But the third day after all that, Jesus spoke just about the same words to those frightened disciples behind locked doors that He spoke to those same frightened disciples in the boat who thought they were seeing a ghost: Take heart; it is I. Do not be afraid. And His Word does what it says. The Shepherd is with His sheep and they have peace.
And that is the way of peace for you as well: the Word of God. The Word of God that teaches us that no matter how bad things seem, they are never out of our Father’s control. The Word of God that speaks peace to us in the forgiveness of our sins. The Word of God joined to ordinary water that does a most amazing thing: it washes us clean on the inside, unites us to Jesus, makes us sons of God in Him, and gives the Holy Spirit. For Jesus is here with us in the boat of the church. And His Word and Spirit are too, to give us peace in the midst of the winds of adversity in our unpredictable and sin-filled world.
Disappointed? That all we’ve got is the Word spoken by a man as sinful as you and not something more spectacular than that? Want Jesus, but not like that? Don’t be. For as St. Paul said, through this Word, Thy Strong Word (LSB #578), Jesus is able to do far more abundantly than all we ask or think, according to his power at work within us. And as Paul says elsewhere, Jesus doesn’t choose or use the powerful and spectacular things of this world to give His gifts. He uses the weak and lowly and despised things of the world to do the greatest work (1 Corinthians 1:27-28). Like the cross. To do His work. And He always has more for us.
So with Jesus in the boat the winds die down and they are able to make it to the other side. And when they get there, Jesus picks up right where He left off: healing, driving out demons, teaching, caring, shepherding. The people come and He turns none away.
For us too. After our perfect days and weeks, we get back and Jesus picks up right where He left off. It may seem as if Jesus isn’t with us or is passing us by, but it is not so. His promise to Noah is still His promise to you: that the waters shall never again become a flood to destroy all flesh. Because the Father did this instead: He offered up His Son. He offered up the flesh and blood of His Son for your sin, for my sin, for the sin of the world. And so the water the Father now sends is not a destroying water, but a life-giving water, rich in grace, and a washing of the new birth in the Holy Spirit (Small Catechism, Baptism: How can Baptism do such great things?). And that Body and Blood of His Son, given and shed for you for the forgiveness of sins (Small Catechism, The Sacrament of the Altar), now given to you here, swallows up your sin and death and gives you peace and life. Here Jesus says to you: Take heart; it is I. Do not be afraid.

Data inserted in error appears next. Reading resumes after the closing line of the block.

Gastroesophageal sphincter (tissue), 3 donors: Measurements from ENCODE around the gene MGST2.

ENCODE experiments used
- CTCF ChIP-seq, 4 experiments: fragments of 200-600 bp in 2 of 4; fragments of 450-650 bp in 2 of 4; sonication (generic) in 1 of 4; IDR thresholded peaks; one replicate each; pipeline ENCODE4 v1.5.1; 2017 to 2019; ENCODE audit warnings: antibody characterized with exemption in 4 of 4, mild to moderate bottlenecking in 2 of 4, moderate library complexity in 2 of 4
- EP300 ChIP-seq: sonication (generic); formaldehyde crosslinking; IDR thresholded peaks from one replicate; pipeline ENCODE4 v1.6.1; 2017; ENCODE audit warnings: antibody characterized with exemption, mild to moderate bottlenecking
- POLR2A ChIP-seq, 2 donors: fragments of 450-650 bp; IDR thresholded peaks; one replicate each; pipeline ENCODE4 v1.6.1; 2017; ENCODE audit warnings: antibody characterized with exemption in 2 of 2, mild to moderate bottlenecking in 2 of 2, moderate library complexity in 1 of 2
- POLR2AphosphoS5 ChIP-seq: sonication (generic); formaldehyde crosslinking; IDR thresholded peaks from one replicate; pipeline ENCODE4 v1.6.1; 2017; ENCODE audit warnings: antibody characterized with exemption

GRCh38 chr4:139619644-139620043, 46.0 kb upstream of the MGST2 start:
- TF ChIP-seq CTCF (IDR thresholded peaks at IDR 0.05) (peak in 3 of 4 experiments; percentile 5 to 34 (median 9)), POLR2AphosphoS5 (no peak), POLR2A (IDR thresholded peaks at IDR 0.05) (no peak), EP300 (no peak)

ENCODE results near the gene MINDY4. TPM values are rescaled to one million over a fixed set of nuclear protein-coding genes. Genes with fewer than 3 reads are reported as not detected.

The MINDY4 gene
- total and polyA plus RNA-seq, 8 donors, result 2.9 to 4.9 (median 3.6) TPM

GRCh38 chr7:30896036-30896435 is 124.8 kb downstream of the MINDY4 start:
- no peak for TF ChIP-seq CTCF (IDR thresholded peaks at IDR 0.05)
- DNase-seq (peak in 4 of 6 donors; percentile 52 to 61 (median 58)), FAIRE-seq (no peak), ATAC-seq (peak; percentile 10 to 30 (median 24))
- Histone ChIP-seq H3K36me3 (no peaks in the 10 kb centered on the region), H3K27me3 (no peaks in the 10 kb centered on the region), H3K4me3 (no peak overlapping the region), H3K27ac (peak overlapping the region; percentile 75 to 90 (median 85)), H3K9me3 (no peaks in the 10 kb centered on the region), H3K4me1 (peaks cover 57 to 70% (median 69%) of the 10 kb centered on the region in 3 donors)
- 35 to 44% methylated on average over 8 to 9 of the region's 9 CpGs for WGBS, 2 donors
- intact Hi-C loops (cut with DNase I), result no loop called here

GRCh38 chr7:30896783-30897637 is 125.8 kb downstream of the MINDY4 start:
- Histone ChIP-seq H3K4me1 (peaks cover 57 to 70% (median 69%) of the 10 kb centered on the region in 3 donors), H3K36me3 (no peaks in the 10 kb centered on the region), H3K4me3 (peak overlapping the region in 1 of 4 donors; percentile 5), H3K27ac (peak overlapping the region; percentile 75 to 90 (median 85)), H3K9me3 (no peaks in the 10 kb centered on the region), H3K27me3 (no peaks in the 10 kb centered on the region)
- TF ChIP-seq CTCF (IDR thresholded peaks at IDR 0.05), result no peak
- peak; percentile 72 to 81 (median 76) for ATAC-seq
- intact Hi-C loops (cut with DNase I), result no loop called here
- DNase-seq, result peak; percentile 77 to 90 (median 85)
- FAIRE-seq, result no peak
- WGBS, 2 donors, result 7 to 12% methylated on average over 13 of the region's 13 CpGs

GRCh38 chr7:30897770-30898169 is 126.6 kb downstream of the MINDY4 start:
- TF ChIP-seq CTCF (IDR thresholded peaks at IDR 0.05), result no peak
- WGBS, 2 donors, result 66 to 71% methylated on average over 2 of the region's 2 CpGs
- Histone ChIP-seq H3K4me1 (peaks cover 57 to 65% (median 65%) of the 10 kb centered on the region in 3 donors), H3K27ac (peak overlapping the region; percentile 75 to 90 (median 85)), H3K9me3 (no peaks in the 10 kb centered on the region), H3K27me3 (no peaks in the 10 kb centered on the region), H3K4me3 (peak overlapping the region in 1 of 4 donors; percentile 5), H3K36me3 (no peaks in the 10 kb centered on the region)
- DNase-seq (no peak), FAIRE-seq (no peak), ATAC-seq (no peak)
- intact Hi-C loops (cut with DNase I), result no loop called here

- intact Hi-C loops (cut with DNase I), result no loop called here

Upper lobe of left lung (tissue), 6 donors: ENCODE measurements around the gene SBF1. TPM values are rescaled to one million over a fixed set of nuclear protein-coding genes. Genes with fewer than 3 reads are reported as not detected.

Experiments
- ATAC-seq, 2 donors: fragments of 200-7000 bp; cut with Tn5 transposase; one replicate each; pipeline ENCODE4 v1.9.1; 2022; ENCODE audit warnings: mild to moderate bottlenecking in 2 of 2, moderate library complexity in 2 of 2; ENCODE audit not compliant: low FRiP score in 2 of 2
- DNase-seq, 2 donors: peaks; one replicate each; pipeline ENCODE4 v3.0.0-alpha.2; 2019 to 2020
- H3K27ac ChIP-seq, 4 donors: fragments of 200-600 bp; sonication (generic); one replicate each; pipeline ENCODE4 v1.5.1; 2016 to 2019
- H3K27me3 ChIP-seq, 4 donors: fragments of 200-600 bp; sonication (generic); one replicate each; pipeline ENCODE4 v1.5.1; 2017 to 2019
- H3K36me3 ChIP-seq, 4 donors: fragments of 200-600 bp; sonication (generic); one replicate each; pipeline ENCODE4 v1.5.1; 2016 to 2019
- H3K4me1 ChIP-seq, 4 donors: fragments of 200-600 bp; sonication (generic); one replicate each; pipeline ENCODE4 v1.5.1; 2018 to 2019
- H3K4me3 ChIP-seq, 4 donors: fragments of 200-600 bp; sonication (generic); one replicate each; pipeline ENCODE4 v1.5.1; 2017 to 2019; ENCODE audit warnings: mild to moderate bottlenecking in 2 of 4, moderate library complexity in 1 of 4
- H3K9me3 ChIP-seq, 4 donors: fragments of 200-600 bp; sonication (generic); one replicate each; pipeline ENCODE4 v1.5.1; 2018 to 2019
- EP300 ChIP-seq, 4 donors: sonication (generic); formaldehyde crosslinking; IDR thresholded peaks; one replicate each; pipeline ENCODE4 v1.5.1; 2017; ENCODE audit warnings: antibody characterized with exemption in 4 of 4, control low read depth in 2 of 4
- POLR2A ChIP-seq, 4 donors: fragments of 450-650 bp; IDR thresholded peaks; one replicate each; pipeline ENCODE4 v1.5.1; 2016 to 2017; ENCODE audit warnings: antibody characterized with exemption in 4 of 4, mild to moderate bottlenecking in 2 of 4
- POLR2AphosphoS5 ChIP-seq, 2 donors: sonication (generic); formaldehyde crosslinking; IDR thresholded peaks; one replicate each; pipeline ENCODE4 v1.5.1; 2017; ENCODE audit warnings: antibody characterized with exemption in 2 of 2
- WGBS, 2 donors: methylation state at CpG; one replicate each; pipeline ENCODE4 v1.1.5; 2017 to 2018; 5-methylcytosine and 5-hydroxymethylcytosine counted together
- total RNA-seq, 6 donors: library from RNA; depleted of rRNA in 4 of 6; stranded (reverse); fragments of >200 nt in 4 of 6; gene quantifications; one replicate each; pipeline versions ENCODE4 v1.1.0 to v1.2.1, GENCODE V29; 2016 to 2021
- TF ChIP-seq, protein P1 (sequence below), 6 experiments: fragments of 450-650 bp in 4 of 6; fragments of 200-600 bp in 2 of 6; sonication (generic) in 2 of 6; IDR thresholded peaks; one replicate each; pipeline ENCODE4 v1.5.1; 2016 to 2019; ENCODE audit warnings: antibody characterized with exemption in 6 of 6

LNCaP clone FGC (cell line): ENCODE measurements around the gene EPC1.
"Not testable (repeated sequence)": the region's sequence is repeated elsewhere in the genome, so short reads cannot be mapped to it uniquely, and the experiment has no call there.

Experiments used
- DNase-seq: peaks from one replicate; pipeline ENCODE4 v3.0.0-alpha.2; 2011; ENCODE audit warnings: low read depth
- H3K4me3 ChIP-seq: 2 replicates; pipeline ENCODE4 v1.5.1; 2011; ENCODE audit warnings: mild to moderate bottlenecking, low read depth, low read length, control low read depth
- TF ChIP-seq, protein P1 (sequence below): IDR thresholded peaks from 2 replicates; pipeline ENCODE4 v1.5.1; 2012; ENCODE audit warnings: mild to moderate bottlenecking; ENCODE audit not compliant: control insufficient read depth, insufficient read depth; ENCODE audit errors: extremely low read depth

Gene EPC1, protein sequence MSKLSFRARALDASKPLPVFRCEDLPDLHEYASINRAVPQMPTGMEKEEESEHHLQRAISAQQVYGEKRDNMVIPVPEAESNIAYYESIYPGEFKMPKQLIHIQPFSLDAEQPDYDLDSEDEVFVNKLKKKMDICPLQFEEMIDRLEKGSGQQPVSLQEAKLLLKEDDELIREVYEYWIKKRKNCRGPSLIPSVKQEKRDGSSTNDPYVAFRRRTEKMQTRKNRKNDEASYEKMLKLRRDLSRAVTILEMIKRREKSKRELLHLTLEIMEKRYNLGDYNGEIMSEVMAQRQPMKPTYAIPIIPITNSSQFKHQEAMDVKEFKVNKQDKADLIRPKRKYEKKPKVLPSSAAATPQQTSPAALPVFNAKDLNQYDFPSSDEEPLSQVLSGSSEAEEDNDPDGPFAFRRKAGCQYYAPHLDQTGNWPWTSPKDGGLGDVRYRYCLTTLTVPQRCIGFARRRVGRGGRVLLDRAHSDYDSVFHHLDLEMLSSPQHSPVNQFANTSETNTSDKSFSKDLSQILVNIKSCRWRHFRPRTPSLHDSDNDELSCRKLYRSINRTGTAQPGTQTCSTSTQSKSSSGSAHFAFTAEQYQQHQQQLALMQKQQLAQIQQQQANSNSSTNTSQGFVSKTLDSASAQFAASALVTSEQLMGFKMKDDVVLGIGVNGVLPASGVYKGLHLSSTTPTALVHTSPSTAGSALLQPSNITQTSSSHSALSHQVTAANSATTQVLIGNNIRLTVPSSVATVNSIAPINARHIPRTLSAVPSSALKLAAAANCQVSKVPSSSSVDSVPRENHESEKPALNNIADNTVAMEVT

And the sign of this covenant isn’t the bow in the clouds, but the cross placed upon your forehead and upon your heart when you were drowned and raised in that baptismal flood. The sign that tells you: I will never leave you or forsake you (Hebrews 13:5), because my Son took that for you, there, for your sin, in your place. Now I am with you always, to the very end of the age (Matthew 28:20). I am your Good Shepherd (John 10:11). I know you, and you know me.
Disappointed? Never. For you have a Saviour who is with you in the really good days and weeks and in the really bad days and weeks. In adversity and in times of ease. In the spectacular and the ordinary. In plenty and in want. In sorrow and in joy. In life and in death. A Saviour who is here with you, so that you be with Him, in Paradise, forever.
So with such a Saviour,
Entrust your days and burdens To God’s most loving hand;
He cares for you while ruling the sky, the sea, the land.
For He who guides the tempests Along their thunderous ways
Will find for you a pathway And guide you all your days (LSB #754 v. 1).
In the Name of the Father, and of the (+) Son, and of the Holy Spirit. Amen.
Now the peace of God which passes all understanding, keep your hearts and minds through faith in Christ Jesus, our Lord. Amen.
* The Adventists from whom we rent space for church are having their Vacation Bible School this week and have decked out the church to look like Mt. Kilimanjaro. It’s something we have to endure every year.